Non-equilibrium Quantum Simulations using Thimble Methods

Woodward, Simon (2023) Non-equilibrium Quantum Simulations using Thimble Methods. PhD thesis, University of Nottingham.

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Our understanding of time dependent phenomena in particle physics is hampered by our inability to effectively investigate non-equilibrium phenomena, even using computers, due to the ‘Sign Problem’. This problem means that for nonperturbative theories, it is functionally impossible to evaluate Feynman path integrals to calculate the expectation values of operators. Here I present a possible remedy to this problem in the form of Generalised Thimble Techniques which, at great computational cost, suppress the Sign Problem and allow us to make headway in these investigations.

The formalism for moving these path integrals onto a discrete lattice is discussed, and is followed by an explanation of the mechanics of these Thimble techniques. These techniques are then compared, both in terms of approach and in terms of performance, to the other prominent approach to dealing with the Sign Problem, Langevin Dynamics. The implementation of these techniques is then demonstrated by comparing my results with literature, and how to best compensate for the computational cost is considered.

The discussion then turns to how best to take advantage of the non- perturbative nature of these calculations. The lattice is modified, the characteristic imaginary time extension is removed and replaced with a bespoke density matrix, which is sampled independently of the thimble. This removal of the imaginary time extension opens the door to non-equilibrium density matrices, but initially the focus is on ensuring that these modifications are valid, and reproduction of equilibrium results takes priority.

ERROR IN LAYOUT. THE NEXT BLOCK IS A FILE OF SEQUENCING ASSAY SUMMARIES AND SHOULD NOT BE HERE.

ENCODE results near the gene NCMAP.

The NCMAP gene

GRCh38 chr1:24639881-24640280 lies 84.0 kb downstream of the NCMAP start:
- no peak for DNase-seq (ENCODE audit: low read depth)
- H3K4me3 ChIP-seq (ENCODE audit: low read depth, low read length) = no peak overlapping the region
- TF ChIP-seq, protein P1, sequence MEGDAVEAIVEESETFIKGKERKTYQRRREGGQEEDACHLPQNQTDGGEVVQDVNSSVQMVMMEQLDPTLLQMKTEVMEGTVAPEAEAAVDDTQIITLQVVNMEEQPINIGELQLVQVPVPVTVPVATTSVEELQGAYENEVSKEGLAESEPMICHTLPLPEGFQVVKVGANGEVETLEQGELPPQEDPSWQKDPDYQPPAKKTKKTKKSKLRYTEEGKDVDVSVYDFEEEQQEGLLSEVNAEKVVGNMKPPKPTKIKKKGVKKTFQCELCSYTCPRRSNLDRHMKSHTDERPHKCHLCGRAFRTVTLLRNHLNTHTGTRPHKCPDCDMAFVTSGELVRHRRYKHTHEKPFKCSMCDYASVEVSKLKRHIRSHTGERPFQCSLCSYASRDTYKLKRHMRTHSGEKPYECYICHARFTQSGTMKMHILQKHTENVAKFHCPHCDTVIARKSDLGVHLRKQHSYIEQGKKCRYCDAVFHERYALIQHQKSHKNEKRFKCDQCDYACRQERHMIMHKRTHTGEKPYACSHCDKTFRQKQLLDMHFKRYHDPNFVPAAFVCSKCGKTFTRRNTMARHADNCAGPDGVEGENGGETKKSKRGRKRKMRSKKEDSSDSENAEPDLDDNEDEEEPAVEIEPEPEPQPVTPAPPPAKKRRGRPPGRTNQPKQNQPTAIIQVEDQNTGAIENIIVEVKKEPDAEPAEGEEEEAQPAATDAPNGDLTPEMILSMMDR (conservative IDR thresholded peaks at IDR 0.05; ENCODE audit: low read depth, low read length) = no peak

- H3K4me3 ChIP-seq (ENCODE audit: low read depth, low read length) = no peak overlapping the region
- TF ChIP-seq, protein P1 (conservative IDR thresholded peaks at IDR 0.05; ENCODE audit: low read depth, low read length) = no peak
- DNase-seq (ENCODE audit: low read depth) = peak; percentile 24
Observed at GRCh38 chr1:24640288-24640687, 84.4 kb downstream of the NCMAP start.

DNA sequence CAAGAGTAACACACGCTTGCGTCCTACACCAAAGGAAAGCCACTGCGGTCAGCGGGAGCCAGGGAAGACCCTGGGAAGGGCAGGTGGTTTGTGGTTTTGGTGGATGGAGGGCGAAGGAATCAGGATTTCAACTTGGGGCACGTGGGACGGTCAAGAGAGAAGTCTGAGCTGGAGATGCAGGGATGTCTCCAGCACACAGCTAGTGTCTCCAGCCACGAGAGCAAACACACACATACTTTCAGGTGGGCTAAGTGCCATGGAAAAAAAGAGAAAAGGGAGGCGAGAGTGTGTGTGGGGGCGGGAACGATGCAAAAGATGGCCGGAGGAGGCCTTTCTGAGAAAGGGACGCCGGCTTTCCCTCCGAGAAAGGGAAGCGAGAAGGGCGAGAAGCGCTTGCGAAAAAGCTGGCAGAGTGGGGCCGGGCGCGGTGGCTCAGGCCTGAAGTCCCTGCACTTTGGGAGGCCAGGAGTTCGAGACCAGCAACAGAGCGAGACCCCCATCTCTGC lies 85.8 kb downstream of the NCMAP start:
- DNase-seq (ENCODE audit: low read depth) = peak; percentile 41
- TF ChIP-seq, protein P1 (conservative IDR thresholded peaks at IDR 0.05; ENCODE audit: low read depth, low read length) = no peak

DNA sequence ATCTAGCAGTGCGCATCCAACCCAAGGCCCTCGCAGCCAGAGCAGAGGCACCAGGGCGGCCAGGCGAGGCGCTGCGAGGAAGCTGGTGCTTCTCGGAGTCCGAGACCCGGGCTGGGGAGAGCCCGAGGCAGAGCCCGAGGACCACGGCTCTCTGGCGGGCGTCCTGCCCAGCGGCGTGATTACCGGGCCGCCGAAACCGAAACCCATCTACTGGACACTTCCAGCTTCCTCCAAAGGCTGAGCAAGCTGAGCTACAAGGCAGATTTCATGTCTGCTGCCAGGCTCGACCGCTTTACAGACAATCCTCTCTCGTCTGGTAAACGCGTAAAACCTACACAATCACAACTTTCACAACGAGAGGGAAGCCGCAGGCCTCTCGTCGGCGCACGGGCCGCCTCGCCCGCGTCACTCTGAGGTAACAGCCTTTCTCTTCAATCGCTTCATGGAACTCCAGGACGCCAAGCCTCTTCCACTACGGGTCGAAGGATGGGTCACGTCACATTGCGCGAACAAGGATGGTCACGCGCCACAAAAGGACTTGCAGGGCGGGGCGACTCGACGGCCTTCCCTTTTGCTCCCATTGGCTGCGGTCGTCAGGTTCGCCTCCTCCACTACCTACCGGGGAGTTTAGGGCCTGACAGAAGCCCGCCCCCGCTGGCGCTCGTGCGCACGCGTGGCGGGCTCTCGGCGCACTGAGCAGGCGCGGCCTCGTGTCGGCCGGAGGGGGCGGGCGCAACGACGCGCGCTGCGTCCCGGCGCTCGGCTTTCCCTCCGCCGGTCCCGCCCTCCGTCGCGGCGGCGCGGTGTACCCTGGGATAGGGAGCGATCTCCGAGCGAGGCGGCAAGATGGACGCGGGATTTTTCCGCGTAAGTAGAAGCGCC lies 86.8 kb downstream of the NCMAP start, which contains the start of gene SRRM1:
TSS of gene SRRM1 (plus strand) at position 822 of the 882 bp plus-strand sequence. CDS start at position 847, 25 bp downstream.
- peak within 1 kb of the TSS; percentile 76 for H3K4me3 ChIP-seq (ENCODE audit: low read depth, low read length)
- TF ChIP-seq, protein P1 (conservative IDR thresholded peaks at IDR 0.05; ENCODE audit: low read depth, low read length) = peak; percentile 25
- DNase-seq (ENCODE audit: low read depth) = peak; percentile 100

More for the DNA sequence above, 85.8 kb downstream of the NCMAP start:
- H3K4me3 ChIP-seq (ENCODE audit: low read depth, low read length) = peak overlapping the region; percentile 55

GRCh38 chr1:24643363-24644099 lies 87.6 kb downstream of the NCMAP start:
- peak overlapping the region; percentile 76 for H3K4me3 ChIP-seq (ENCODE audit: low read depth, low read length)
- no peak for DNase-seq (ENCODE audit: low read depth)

Unfortunately, the requirement to sample the density matrix independently of the thimble poses new computational problems however. The focus therefore briefly returns to optimisations, this time focusing on physical parameters of the system rather than numerical tricks or approximations. With these optimisations higher dimensional simulations are considered, but are still found to be too intensive for the available hardware. Instead, a second field is introduced, allowing the system to start out of equilibrium in a different way. This second field has a higher mass and occupation number, and two different interactions with a range of coupling strengths are considered. This means ‘particle’ decay can be seen between the two fields.

The technique is shown to be promising, but hampered by its high computational cost. Possible routes to reducing this through both improvements to the algorithm and promising developments in hardware are discussed.

Item Type: Thesis (University of Nottingham only) (PhD)
Supervisors: Saffin, Paul
Padilla, Antonio
Keywords: particle physics, non-equilibrium phenomena, quantum fields, lattice field theory
Subjects: Q Science > QC Physics > QC770 Nuclear and particle physics. Atomic energy. Radioactivity
Faculties/Schools: UK Campuses > Faculty of Science > School of Physics and Astronomy
Item ID: 74242
Depositing User: Woodward, Simon
Date Deposited: 12 Dec 2023 04:40
Last Modified: 12 Dec 2023 04:40

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